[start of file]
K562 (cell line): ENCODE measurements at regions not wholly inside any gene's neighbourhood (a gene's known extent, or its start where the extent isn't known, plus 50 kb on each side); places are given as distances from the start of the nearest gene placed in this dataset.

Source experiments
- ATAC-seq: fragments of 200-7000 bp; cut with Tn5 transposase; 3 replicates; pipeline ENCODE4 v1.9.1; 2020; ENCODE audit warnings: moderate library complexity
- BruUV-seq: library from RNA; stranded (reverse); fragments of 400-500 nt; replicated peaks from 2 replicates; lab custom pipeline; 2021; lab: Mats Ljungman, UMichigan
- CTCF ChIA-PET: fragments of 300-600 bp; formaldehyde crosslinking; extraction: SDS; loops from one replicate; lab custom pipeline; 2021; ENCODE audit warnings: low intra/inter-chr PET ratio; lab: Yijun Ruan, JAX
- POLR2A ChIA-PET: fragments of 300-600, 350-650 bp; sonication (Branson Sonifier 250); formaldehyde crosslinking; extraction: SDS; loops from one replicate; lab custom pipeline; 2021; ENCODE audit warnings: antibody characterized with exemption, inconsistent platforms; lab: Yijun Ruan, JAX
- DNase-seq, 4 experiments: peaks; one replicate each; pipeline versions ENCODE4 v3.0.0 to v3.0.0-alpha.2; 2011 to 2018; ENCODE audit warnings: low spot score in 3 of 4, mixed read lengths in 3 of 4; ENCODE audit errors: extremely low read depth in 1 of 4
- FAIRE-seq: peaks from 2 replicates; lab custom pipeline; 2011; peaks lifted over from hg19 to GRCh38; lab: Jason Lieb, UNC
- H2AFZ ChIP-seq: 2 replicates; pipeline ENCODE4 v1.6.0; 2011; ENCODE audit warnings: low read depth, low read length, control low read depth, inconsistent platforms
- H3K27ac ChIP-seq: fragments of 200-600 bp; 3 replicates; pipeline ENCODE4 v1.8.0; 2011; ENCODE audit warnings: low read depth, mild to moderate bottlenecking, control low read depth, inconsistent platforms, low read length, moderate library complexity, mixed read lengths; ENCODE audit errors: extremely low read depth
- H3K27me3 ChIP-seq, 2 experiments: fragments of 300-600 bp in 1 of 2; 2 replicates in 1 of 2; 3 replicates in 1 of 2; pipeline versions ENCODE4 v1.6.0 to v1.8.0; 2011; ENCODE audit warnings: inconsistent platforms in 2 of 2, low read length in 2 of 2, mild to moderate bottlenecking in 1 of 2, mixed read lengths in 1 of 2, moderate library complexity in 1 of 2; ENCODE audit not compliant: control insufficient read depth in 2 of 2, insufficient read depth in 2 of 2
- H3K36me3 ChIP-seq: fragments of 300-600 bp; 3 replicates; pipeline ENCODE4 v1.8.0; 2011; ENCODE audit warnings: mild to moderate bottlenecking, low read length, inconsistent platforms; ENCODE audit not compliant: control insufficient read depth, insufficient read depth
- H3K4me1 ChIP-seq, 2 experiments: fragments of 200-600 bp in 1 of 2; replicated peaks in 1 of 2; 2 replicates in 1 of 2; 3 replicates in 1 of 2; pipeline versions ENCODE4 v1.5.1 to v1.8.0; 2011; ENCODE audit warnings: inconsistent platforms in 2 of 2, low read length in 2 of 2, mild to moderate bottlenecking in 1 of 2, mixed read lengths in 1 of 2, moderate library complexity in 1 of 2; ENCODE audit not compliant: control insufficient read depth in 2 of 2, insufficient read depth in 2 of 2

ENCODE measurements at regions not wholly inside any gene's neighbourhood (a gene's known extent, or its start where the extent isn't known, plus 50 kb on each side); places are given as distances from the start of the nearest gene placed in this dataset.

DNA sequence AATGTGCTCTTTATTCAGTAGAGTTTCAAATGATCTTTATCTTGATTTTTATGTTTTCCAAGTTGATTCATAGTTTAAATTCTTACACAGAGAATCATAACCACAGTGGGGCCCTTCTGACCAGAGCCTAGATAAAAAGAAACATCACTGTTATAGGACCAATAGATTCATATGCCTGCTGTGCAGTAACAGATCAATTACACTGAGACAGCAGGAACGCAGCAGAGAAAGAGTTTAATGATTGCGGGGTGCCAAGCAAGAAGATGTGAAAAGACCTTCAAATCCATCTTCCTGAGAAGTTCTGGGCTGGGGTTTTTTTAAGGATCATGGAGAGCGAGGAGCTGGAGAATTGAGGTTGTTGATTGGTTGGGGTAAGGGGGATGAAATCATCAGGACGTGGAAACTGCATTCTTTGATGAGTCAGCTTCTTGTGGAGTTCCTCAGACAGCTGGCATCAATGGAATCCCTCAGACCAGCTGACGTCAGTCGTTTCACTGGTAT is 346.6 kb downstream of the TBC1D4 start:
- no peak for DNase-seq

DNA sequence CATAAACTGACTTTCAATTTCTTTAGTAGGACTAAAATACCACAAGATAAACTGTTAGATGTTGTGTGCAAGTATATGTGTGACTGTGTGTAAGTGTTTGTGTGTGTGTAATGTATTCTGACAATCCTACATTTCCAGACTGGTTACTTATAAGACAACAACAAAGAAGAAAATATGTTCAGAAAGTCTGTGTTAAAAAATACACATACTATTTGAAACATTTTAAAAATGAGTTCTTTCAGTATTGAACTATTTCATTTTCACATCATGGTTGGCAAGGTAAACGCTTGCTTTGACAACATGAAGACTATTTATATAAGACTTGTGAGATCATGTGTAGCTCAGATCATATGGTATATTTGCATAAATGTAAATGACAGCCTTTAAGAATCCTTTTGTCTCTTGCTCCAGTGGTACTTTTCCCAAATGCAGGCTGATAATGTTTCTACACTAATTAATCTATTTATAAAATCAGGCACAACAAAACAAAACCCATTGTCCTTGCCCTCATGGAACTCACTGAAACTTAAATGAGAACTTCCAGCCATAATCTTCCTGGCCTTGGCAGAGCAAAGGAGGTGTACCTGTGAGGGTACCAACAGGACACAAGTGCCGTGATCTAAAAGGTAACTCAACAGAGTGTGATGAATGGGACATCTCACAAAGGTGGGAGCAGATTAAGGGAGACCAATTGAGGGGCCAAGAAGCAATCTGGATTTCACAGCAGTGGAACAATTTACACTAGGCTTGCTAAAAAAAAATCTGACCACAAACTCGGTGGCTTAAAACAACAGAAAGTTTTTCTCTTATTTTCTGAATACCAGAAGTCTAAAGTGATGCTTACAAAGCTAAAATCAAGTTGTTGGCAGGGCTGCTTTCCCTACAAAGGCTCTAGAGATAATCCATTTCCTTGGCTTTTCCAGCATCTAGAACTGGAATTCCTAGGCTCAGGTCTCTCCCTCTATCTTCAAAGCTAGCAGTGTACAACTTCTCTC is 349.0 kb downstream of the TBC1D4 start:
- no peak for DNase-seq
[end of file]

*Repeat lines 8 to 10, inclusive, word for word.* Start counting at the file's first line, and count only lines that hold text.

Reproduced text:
- FAIRE-seq: peaks from 2 replicates; lab custom pipeline; 2011; peaks lifted over from hg19 to GRCh38; lab: Jason Lieb, UNC
- H2AFZ ChIP-seq: 2 replicates; pipeline ENCODE4 v1.6.0; 2011; ENCODE audit warnings: low read depth, low read length, control low read depth, inconsistent platforms
- H3K27ac ChIP-seq: fragments of 200-600 bp; 3 replicates; pipeline ENCODE4 v1.8.0; 2011; ENCODE audit warnings: low read depth, mild to moderate bottlenecking, control low read depth, inconsistent platforms, low read length, moderate library complexity, mixed read lengths; ENCODE audit errors: extremely low read depth